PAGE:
We are on the up hill climb to peak of the Atlantic Hurricane season.Over the years Louisiana has known the troubles late August storms can cause. We all remember Katrina and most of us remember Andrew too. There have been other August storms that have affected our lives too. Could there be another one brewing in the Gulf of Mexico this morning?

To look at a radar scan from the National Weather Service in Lake Charles you would first notice the impressive thunderstorms along the coast line and the coastal parishes. That is not the system that shows the greatest threat for development. That is part a low pressure system that should stay offshore for the most part as it moves its way to the west. The National Hurricane Center isn't even focused on this area of storms for development but it could bring some rain for your Sunday afternoon.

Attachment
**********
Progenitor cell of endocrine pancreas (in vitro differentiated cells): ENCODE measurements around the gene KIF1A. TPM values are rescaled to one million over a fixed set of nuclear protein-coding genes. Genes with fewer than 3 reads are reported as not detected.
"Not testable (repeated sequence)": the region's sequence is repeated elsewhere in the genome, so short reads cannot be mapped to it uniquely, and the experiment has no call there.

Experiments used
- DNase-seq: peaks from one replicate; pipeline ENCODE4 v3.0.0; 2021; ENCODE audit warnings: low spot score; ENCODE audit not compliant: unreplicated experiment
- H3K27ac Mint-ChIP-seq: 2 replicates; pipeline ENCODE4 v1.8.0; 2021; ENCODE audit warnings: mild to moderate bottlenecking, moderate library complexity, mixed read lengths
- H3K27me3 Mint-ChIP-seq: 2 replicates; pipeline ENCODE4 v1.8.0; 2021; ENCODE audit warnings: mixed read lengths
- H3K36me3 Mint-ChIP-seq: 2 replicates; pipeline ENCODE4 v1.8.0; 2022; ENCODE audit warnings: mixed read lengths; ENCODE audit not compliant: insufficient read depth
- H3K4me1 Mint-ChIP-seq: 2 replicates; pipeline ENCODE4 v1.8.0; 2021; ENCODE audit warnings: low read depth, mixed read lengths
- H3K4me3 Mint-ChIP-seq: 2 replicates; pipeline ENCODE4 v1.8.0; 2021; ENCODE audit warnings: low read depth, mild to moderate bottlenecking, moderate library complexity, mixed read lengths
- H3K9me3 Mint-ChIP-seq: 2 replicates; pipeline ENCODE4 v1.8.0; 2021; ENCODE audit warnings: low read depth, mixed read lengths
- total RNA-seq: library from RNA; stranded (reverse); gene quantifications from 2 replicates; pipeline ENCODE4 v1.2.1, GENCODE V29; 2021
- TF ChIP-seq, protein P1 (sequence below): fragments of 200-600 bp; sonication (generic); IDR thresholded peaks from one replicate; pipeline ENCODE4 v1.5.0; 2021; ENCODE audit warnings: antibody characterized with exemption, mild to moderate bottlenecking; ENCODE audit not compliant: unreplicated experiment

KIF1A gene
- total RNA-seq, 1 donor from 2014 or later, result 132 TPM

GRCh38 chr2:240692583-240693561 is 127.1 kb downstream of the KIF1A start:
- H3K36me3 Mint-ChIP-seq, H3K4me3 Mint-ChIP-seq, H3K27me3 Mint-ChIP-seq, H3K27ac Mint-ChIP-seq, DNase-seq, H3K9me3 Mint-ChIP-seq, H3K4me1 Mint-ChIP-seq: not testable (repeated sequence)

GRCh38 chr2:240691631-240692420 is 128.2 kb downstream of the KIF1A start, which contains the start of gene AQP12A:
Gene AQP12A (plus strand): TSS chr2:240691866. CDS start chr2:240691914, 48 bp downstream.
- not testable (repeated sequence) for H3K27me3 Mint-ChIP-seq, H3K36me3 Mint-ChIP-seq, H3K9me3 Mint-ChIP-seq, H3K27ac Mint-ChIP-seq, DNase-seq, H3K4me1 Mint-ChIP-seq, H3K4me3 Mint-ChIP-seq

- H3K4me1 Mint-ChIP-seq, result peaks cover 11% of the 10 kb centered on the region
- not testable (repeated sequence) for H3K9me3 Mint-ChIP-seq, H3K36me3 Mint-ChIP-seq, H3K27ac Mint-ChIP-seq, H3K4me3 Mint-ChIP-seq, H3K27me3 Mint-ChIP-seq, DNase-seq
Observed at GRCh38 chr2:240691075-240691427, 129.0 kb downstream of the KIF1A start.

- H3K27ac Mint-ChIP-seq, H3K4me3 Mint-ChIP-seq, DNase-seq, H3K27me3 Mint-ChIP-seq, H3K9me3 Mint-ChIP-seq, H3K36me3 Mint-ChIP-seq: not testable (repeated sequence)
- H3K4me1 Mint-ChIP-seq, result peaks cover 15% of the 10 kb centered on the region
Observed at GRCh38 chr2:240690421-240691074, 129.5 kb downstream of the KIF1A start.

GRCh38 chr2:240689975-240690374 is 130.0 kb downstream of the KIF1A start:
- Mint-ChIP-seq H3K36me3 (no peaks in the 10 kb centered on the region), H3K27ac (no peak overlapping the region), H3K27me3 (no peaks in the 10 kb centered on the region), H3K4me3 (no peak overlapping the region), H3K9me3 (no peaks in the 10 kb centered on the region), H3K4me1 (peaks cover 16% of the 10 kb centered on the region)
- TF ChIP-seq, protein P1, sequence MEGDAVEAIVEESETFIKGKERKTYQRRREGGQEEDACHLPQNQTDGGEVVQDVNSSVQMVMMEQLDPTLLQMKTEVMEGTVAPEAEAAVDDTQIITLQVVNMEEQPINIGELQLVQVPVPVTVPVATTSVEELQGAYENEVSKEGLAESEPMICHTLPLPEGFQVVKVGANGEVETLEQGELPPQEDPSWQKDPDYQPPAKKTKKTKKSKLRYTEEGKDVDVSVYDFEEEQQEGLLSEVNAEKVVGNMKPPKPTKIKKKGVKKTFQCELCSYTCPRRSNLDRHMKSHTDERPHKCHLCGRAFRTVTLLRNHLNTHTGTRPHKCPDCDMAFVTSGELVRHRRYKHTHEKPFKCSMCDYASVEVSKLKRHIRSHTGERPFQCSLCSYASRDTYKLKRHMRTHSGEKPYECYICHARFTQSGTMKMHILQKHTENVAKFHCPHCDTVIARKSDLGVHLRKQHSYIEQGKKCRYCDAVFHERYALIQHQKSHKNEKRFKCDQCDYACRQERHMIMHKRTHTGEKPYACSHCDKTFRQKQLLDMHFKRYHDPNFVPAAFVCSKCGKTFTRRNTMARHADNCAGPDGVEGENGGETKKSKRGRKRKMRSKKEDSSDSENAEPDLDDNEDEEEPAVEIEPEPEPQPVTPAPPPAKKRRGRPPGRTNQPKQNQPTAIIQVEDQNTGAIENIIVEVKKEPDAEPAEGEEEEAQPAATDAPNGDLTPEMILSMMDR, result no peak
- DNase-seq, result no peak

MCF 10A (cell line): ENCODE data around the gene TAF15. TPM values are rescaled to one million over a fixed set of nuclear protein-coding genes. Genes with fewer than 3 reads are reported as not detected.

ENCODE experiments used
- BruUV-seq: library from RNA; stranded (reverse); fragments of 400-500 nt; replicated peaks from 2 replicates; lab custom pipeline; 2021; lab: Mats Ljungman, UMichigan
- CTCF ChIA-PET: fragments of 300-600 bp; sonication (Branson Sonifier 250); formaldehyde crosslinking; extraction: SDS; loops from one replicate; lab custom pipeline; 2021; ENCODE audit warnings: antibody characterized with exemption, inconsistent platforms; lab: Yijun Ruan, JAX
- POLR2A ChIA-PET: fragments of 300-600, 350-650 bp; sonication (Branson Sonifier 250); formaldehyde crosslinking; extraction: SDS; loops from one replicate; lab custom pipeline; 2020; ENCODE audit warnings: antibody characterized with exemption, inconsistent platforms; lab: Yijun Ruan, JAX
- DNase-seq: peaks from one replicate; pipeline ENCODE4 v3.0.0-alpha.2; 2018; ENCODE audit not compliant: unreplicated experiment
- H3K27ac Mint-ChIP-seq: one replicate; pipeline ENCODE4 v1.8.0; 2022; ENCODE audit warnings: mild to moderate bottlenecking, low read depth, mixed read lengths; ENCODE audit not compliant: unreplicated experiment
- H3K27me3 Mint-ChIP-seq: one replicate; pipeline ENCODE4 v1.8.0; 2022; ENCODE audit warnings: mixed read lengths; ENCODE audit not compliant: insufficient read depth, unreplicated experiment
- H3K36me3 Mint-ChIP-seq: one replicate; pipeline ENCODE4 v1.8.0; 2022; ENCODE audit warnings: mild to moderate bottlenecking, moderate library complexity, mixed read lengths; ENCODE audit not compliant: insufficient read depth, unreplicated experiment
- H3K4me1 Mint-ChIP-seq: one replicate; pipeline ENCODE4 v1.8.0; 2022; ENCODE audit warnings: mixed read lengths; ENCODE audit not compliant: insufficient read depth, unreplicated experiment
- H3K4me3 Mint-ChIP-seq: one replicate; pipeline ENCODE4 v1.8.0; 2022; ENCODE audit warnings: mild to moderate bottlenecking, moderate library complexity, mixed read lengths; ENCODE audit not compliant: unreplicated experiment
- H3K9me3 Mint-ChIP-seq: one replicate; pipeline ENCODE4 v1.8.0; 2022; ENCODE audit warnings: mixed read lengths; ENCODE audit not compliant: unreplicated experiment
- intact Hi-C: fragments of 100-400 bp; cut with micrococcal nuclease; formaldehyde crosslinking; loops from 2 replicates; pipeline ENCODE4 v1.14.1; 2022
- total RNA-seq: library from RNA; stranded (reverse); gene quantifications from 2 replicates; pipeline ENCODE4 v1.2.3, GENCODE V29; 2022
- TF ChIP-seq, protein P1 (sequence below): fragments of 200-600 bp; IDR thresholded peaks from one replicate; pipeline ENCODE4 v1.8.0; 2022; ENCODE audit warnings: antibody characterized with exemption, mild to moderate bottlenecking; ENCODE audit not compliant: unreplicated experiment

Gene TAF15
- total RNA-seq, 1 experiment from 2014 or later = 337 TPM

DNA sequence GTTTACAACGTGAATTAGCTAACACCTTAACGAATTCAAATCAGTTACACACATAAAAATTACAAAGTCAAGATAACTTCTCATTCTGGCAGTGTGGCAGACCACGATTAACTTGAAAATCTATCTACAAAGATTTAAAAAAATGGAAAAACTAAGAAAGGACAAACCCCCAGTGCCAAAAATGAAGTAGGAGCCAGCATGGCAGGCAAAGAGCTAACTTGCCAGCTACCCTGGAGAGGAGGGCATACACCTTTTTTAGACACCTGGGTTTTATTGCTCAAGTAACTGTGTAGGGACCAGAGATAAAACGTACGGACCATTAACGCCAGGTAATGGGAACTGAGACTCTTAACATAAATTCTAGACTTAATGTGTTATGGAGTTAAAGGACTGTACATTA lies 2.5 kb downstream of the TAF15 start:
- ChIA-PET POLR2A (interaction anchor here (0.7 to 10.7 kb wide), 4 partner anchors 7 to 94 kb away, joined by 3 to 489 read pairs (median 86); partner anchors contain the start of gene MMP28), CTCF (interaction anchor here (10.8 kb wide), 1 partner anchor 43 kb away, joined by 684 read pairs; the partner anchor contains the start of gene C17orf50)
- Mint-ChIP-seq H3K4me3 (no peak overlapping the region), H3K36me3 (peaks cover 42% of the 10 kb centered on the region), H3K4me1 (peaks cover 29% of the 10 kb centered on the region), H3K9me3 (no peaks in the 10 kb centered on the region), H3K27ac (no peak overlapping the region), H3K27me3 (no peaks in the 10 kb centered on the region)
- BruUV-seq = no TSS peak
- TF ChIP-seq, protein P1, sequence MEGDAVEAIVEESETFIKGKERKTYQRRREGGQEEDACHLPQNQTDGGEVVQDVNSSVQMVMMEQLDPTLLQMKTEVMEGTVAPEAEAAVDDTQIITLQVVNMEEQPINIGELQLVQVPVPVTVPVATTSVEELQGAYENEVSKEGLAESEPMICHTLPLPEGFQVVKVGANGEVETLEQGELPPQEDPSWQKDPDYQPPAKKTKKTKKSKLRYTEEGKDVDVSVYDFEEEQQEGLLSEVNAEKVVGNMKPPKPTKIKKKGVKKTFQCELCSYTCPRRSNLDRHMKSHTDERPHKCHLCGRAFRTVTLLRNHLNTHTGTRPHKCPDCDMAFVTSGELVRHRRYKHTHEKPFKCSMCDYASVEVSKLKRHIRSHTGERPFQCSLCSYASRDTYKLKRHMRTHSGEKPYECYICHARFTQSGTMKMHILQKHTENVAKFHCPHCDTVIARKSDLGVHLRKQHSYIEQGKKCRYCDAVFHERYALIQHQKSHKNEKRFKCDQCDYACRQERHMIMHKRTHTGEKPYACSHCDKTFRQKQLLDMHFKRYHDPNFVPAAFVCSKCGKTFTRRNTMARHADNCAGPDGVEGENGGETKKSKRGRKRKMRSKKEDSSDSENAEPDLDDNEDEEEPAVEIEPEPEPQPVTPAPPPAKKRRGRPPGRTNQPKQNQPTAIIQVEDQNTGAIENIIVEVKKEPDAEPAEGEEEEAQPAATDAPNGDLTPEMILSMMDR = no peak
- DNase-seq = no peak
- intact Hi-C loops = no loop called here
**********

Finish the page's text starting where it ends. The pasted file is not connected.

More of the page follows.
The area of greater concern is in the far southwest Gulf of Mexico. More commonly known as the Bay of Campeche this part of the Gulf is very warm and currently a tropical low pressure system is spinning over those extremely warm waters. The Hurricane Center gives this system a 60% chance of becoming a tropical cyclone over the next 48 hours. If it does reach tropical storm status, the name would be Fernand.

The good news about this system is the forecast models suggest the track of the storm will remain on a westerly course and should take it into the mountains of Mexico. Some of the models are suggest the storm could emerge into the Pacific and might regenerate there.